Tag Archives: photography

Self-portraits, remembrance

Spring flowers


Besides the arrival of spring, March is remembrance month for me. On March 6, 2011, a very important person in my life died. Every time this anniversary rolls around, I wonder if I shouldn’t do something special in remembrance, but the truth is, that not a day goes by that I don’t think about all of the good times. That’s how I honor him.


WSJ ad

I’ve given this some thought before, but today when I saw this ad again in the Wall Street Journal, I decided it was time to go back and look at my photography class self-portraits. I’ve mentioned this class before. It was one of those between semesters short courses, very intense, and I loved it! We had a key to the darkroom and developed our photos. Remember film?


One of our assignments was to take self-portraits as objects.

Books from school for a degree in Spanish and Education

Since I was in school, I think this particular photo is self-explanatory. The next one includes a Wedding Ring quilt made by my aunt, a Raggedy Ann made by my mother, jeans, perfume (something that I know longer have in my house), and a book on childcare. This was the other half of my life at the time. School and family.

Miscellaneous objects

More self-portraits

Another assignment was a self portrait as a member of the opposite sex. Hmmm…these could be a bit Freudian.



Now obviously, at least to me, I don’t plan on weaving any of these images, but the one about objects that represent ourselves is an interesting thought to pursue. Going back to the WSJ ad…can you envision the outline of a head with images of objects that represent you? What would they be? Could color represent those things as well as the actual objects? What about various shapes?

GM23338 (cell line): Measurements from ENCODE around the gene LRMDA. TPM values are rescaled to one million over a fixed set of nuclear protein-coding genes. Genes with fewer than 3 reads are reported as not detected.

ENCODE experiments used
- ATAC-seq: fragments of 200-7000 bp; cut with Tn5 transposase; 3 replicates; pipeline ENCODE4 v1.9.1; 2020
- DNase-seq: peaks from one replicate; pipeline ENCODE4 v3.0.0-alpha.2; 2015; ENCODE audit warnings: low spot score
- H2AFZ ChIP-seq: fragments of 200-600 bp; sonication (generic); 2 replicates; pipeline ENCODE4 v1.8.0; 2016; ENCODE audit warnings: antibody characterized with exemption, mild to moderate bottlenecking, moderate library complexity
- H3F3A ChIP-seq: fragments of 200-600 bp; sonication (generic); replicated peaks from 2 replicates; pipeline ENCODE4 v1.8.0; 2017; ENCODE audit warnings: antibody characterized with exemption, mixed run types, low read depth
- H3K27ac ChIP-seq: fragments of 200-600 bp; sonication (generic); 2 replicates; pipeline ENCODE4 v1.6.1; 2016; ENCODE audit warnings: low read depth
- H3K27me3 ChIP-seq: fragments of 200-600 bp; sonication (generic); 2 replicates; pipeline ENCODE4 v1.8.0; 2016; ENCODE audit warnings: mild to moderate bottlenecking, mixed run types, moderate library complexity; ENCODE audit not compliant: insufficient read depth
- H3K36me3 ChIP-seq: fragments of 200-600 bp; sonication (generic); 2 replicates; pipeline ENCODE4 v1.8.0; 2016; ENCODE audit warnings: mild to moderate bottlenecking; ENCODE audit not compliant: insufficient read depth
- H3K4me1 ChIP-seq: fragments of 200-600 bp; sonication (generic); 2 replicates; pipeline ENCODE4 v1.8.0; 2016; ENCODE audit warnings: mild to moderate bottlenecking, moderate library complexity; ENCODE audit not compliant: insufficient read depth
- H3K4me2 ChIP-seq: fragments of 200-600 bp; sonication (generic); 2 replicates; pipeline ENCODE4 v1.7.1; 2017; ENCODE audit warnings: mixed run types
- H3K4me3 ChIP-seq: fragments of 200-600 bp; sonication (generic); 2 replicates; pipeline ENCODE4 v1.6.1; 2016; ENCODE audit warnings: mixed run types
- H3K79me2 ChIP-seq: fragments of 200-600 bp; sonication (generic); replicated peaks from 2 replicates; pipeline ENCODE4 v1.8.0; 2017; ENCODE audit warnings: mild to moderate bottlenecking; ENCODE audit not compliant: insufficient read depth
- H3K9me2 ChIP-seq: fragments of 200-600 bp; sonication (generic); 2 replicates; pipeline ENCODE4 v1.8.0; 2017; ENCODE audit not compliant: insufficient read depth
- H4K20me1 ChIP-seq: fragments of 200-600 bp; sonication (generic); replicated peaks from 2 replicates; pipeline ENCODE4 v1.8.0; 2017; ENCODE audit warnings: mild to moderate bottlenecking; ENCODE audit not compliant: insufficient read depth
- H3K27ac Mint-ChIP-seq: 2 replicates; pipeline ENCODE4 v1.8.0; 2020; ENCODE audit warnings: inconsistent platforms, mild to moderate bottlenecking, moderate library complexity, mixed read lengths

What objects represent your life right now? Think about what would have represented you in various decades of your life. How have they changed? Have any remained the same? I’m curious and would really like to know.


Bellows camera

You’ve seen pictures made from a bellows camera, especially here in the US. They were used during the Civil War to record history and people. I’m currently listening to an audiobook in which one of the main characters is an artist photographer. She uses a bellows camera for her work, after buying it on a whim at an auction. She then had to learn how to use it, so studied with another photographer to master the camera. Her process with this camera involves coating a piece of glass with colloidal silver, taking the picture, leaving herself enough time to get to her darkroom before everything dries. Frankly, the story is not very good, but I will finish it because of the artist character and her way of looking at the world as an artist.

In doing a little research, a bellows camera can take other formats, but this artist uses glass with silver to produce her photographs. This is the same method that Ansel Adams and other well-known photographers used. The Amon Carter Museum of American Art has an extensive collection of photographs, including some by Adams. The museum has also produced a pamphlet about the different kinds of photograph-making over time. We live in an amazing world! From the museum’s website, you can search the digitized collection and find lots of information. I typed in the word silver, and got this list. I love Laura Gilpin‘s photographs, but didn’t realize that she, too, used gelatin silver for her pictures. Do a search for Gilpin and see what comes up.